Jacy Johns had tried everything to lose weight -- from the Slim Fast diet to Special K. She hit the gym and read "books and books and books" on weight loss. But Johns, an 18-year-old high school student from Jacksonville, Fla., couldn't seem to shed the pounds. In her early teens, at 5 feet 5 inches, she weighed 225 pounds.
After years of trying, she'd had enough.
"I was scared because my health was getting so bad," said Johns. "I knew I was pre-diabetic and I kept having to go to the doctor's to get tested for diabetes."
With her mother's consent, Johns decided to undergo Lap-Band surgery, a procedure in which a silicone ring is placed around the top portion of the stomach to decrease food intake. The results thrilled Johns. She lost 95 pounds in the first nine months after surgery.
"I feel more upbeat and outgoing now, and I'm not so scared to be noticed," said Johns. "I don't try so hard to blend in anymore."
"If I hadn't done anything at that time, I was going to get diabetes," continued Johns. "I was almost past the point of saving. I was ready to just accept that that was how I was going to be the rest of my life."
And now, like Johns, more teenagers may have the opportunity to turn their weight around through Lap-Band procedures — possibly even with FDA approval. Currently, minors must have parent permission, but the Lap-Band creator, Allergan, has requested that the FDA approve Lap-Band procedures for anyone more than 14 years old.
Cathy Taylor, a spokesperson for Allergan, said the company made the request because of the increase in obese teenagers, and the disease's correlation to life-threatening conditions such as heart disease and type 2 diabetes.
"In addition, the prevalence of obesity continues to rise, making it a significant health epidemic," said Taylor. "Due to all of the above, Allergan continues to be committed to the research and development of the Lap-Band System to help those affected by obesity, to improve their health and lives."
Because the Lap-Band System is not currently FDA-approved for use in patients younger than 18, Taylor said, "Allergan does not promote the use of the product with adolescents. Therefore, we cannot elaborate on the potential benefit of Lap-Band in this patient population."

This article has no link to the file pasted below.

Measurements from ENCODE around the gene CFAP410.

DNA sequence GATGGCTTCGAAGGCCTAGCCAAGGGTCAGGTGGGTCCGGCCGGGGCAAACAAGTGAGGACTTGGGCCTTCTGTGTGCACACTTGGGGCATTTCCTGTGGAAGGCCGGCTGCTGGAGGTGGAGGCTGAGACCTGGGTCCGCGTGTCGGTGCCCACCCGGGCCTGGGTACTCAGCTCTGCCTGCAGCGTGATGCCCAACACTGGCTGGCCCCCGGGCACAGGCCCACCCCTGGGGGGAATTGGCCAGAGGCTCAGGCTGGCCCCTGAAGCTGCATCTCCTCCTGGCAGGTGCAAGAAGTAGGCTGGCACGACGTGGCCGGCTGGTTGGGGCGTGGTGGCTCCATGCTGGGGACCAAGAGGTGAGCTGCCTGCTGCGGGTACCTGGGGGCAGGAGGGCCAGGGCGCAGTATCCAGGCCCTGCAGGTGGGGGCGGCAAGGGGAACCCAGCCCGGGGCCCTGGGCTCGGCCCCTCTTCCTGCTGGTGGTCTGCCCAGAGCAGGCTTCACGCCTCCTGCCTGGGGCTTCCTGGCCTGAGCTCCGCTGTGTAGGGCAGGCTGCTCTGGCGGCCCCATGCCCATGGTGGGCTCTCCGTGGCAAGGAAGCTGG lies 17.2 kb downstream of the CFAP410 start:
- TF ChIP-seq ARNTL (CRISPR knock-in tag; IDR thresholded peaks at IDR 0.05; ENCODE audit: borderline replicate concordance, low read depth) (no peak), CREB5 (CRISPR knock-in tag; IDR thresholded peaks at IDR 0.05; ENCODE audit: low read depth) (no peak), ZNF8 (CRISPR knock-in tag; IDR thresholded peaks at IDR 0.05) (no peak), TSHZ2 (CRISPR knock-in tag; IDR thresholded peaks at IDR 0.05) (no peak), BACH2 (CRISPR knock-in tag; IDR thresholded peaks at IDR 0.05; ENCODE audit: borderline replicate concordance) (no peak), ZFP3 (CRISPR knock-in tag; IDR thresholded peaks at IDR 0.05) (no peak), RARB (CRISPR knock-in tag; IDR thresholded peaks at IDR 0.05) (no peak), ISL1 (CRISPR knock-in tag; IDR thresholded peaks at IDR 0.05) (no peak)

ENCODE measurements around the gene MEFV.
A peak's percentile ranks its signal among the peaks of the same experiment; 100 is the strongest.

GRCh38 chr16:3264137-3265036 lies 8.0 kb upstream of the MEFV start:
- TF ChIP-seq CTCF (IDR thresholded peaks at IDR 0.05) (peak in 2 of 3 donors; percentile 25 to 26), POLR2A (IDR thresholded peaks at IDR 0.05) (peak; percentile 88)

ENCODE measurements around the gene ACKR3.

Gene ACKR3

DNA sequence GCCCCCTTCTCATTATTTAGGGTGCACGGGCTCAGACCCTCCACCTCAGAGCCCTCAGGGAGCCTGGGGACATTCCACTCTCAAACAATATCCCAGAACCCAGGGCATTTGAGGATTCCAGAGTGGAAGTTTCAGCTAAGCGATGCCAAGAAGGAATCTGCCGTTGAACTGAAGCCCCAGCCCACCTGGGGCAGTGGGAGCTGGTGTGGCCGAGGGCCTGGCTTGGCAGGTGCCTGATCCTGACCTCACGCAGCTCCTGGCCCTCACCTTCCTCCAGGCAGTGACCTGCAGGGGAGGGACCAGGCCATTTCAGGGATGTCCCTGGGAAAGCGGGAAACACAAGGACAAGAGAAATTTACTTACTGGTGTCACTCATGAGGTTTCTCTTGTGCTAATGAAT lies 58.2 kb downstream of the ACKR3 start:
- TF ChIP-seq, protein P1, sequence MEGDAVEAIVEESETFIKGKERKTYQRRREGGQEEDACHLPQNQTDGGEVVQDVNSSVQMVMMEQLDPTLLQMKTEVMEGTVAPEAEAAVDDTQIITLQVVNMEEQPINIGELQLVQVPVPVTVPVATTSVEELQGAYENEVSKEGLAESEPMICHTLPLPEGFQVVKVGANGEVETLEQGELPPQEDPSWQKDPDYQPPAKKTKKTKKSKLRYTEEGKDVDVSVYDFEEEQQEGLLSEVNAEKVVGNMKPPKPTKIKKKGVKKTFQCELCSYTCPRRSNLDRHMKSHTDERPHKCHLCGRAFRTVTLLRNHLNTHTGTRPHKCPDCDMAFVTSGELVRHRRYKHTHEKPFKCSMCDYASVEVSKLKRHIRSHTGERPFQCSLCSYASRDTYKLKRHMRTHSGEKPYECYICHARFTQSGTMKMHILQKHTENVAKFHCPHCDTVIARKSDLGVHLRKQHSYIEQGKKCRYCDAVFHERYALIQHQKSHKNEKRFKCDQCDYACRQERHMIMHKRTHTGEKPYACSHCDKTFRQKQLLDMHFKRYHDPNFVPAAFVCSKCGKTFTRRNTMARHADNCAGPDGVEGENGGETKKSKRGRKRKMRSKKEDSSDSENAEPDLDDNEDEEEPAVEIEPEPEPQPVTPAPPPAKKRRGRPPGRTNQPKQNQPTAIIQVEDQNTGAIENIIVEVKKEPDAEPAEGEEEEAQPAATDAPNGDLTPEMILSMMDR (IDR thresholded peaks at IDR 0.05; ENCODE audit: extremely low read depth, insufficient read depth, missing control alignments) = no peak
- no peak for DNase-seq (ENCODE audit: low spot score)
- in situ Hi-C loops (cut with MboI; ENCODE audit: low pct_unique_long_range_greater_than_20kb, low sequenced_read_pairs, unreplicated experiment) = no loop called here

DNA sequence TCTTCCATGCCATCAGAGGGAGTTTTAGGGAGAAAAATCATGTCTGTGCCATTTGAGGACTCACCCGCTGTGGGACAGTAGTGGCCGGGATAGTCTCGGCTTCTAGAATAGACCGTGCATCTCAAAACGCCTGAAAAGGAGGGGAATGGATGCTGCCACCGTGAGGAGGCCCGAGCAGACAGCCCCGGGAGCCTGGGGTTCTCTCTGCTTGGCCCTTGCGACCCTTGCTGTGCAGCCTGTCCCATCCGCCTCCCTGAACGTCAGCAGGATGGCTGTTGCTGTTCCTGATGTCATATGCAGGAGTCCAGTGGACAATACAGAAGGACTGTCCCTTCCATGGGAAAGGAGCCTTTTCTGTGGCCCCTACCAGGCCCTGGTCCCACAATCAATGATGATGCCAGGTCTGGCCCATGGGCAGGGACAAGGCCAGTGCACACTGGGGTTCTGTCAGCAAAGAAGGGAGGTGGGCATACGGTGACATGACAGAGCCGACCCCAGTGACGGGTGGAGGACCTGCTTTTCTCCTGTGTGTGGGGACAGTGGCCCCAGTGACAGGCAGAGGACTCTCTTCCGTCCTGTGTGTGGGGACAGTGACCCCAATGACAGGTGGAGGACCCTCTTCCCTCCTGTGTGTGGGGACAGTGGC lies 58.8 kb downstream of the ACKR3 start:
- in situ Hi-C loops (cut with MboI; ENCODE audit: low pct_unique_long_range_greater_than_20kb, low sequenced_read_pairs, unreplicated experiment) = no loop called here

But that does not mean the company is not trying to prove that it is beneficial to adolescents. Amanda Sena, a spokesperson for the FDA, confirmed that Allergan is currently conducting clinical trials in the United States to determine the effectiveness of the Lap-Band in the morbidly obese teen population.
Sena said she could not comment on when the FDA would come to a decision for Lap-Band use in teens.
The Lap-Band procedure in teens remains a controversial issue. While some obesity experts agree that the surgery should be available for teens, others believe the procedure should be a last resort, if not forbidden altogether, in this age group.
Dr. John Holup, associate director of bariatric surgery at Beth Israel Medical Center in Manhattan, is one of the advocates for the approval of the teen procedure.
"If this is a safe, sustainable, significant way to lose weight, then why not do that?" said Holup, who does not perform pediatric Lap-Band procedures. "If you wait until 18, the cat's out of the bag. Many people will already have irreversible cardiac damage. Plus, the psychological damage is amazingly terrible for these kids."